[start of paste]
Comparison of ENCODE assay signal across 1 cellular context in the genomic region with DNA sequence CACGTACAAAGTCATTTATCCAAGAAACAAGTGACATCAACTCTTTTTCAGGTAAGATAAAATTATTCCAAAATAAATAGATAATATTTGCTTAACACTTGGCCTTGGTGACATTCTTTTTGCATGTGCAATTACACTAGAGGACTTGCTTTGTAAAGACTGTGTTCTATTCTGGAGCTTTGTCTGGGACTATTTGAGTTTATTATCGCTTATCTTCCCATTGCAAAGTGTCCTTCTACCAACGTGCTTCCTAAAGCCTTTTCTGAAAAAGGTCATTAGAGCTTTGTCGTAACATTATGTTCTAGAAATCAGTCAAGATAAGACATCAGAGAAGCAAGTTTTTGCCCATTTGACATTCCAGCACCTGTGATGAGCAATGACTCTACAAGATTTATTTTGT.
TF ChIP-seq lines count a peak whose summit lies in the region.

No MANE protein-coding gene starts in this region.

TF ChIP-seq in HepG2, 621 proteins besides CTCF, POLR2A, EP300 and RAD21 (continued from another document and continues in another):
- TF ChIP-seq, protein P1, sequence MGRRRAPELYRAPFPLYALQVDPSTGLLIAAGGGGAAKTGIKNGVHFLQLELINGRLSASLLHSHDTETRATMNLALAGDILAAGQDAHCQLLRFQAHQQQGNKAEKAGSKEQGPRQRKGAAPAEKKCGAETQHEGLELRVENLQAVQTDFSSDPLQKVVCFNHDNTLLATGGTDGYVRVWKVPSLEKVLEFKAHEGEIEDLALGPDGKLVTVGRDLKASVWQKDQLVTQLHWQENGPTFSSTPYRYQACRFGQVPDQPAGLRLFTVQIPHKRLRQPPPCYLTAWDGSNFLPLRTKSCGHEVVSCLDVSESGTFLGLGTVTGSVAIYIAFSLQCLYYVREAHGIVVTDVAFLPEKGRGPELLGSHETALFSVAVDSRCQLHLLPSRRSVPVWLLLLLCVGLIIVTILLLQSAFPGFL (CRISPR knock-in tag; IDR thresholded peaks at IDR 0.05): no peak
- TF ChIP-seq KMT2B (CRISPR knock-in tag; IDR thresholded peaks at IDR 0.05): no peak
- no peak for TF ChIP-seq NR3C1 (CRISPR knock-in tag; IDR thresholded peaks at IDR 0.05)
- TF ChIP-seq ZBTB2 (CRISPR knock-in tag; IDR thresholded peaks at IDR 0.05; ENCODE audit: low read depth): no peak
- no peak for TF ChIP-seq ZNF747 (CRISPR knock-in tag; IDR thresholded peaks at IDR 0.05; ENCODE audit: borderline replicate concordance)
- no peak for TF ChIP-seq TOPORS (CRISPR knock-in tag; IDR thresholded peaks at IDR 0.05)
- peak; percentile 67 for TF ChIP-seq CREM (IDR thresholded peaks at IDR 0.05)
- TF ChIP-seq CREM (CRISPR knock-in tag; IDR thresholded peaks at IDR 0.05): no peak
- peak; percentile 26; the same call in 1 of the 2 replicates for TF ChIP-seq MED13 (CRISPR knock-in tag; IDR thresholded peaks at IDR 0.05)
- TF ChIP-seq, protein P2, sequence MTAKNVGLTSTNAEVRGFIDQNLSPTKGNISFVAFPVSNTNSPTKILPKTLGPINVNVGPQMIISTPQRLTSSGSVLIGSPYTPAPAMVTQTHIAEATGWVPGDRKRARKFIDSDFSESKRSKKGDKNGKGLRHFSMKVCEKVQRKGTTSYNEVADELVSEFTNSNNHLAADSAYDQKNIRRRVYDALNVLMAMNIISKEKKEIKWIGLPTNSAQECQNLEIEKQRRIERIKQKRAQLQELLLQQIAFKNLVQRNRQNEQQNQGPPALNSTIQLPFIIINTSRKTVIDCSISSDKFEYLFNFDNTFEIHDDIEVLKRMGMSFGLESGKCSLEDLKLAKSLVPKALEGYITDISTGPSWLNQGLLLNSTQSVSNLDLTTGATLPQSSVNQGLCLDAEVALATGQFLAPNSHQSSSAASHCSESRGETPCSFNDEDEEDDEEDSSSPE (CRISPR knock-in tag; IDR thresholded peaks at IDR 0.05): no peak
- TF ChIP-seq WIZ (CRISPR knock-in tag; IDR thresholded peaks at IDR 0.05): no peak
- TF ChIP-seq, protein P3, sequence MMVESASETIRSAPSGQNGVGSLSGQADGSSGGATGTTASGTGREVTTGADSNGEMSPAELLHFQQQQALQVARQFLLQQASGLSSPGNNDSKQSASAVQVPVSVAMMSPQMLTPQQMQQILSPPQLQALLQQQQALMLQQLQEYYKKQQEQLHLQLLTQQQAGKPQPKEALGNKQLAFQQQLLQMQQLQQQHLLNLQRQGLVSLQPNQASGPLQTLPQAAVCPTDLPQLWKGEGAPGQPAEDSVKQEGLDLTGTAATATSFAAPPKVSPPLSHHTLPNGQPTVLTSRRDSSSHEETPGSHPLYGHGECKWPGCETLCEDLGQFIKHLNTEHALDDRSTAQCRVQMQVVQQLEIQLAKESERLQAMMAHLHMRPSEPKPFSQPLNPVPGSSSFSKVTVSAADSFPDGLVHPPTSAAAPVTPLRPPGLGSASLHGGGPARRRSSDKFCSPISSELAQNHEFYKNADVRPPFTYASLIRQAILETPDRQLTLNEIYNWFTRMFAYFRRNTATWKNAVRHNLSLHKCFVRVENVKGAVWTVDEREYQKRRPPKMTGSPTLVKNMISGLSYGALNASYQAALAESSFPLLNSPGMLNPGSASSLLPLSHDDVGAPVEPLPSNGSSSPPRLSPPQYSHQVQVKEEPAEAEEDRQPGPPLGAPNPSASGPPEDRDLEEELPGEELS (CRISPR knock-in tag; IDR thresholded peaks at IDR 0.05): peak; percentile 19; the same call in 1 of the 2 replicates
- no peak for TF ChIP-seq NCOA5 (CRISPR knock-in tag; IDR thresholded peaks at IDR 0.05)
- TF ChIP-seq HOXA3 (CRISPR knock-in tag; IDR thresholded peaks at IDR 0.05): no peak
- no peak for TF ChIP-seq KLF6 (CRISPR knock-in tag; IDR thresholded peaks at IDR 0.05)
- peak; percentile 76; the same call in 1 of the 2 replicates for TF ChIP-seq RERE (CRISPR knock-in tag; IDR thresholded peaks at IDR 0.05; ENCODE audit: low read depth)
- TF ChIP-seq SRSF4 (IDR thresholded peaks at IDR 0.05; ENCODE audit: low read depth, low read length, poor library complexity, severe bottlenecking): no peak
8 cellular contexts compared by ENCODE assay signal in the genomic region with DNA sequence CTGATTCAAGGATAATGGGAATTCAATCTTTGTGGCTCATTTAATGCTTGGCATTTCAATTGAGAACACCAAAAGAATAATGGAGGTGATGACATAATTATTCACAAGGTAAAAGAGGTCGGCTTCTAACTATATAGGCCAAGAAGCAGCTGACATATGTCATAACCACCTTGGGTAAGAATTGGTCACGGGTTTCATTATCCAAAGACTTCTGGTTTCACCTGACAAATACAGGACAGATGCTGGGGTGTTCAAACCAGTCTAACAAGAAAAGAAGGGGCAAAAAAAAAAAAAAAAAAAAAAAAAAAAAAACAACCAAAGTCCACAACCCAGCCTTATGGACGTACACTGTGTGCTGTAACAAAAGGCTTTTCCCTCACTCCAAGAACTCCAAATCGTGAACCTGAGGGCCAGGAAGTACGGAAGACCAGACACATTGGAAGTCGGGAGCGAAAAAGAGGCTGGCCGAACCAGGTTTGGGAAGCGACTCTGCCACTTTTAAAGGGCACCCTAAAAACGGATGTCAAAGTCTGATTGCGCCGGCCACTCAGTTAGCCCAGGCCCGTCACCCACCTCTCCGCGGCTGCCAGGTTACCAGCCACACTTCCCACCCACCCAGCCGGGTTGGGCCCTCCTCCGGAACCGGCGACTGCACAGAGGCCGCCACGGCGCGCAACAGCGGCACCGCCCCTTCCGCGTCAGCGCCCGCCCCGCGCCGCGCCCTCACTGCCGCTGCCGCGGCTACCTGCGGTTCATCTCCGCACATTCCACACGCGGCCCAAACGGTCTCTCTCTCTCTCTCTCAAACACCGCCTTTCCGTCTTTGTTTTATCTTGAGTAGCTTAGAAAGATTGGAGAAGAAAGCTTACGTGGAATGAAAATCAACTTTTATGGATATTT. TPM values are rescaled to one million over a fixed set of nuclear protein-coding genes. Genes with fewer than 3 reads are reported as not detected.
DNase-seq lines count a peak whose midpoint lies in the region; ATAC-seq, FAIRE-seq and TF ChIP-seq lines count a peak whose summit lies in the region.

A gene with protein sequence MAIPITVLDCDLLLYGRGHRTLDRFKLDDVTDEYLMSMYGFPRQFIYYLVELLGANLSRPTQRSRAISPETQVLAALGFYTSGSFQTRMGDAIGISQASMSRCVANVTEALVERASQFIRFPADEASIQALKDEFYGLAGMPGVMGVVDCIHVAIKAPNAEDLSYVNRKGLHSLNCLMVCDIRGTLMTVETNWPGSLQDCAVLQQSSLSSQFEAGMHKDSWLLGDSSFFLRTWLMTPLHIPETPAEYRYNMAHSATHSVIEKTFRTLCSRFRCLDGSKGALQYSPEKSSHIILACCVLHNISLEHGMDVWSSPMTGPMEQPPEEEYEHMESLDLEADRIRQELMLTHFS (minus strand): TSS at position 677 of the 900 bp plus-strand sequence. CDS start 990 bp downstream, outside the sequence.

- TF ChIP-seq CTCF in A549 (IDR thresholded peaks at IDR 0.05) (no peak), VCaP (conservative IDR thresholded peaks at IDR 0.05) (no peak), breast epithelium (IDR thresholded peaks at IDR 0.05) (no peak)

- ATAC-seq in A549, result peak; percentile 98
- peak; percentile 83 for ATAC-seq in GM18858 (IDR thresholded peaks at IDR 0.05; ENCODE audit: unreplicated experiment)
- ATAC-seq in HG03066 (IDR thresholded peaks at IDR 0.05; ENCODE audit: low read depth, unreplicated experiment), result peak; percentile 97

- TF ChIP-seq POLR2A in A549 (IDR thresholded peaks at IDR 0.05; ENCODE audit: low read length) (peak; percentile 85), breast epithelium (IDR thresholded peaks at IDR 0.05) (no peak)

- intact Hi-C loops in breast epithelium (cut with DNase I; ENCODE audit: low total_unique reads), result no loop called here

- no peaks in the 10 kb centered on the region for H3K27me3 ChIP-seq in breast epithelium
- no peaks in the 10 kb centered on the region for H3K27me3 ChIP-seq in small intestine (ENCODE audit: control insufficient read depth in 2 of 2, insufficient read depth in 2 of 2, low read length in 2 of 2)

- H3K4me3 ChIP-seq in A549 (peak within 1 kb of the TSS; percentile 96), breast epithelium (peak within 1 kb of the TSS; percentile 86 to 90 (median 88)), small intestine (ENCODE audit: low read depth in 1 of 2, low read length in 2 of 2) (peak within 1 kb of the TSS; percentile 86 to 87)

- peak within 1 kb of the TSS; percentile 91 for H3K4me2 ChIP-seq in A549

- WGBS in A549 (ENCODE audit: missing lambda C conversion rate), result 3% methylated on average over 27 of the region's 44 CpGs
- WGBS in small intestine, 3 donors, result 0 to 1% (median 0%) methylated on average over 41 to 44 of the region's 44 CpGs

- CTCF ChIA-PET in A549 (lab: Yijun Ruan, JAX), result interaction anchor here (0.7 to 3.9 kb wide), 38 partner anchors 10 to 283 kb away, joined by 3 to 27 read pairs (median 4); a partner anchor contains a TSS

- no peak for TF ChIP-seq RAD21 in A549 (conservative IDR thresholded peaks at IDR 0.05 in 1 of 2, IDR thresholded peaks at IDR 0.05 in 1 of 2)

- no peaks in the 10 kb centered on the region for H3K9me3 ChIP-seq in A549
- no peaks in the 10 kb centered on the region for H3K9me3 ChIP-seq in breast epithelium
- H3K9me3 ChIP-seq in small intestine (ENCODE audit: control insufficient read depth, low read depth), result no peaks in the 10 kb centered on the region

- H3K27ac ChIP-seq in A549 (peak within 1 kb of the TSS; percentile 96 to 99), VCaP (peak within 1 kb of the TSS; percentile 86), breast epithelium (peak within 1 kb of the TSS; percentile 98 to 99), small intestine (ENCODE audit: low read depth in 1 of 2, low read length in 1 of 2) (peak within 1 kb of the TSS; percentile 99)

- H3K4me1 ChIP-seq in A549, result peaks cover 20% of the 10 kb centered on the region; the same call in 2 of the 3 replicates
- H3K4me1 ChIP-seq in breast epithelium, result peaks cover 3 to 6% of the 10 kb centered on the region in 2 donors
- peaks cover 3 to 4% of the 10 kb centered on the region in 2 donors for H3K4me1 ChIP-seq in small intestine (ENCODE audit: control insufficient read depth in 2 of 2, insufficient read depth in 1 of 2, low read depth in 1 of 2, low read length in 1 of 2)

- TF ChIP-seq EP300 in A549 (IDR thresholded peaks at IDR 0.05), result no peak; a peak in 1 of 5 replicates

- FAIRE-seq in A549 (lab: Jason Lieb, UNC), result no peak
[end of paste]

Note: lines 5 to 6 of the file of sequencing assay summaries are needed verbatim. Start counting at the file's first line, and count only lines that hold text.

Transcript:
- TF ChIP-seq, protein P1, sequence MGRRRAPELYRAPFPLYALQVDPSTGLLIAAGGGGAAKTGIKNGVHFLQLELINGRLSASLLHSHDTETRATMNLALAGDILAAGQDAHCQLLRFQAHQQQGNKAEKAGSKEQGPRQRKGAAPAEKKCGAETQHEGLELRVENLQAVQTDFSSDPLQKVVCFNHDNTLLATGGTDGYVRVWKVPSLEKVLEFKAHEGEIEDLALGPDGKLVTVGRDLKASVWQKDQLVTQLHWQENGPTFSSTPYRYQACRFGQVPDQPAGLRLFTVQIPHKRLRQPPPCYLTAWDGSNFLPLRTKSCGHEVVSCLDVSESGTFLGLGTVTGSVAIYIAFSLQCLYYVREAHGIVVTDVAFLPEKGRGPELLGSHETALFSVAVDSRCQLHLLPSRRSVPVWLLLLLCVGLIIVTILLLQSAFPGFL (CRISPR knock-in tag; IDR thresholded peaks at IDR 0.05): no peak
- TF ChIP-seq KMT2B (CRISPR knock-in tag; IDR thresholded peaks at IDR 0.05): no peak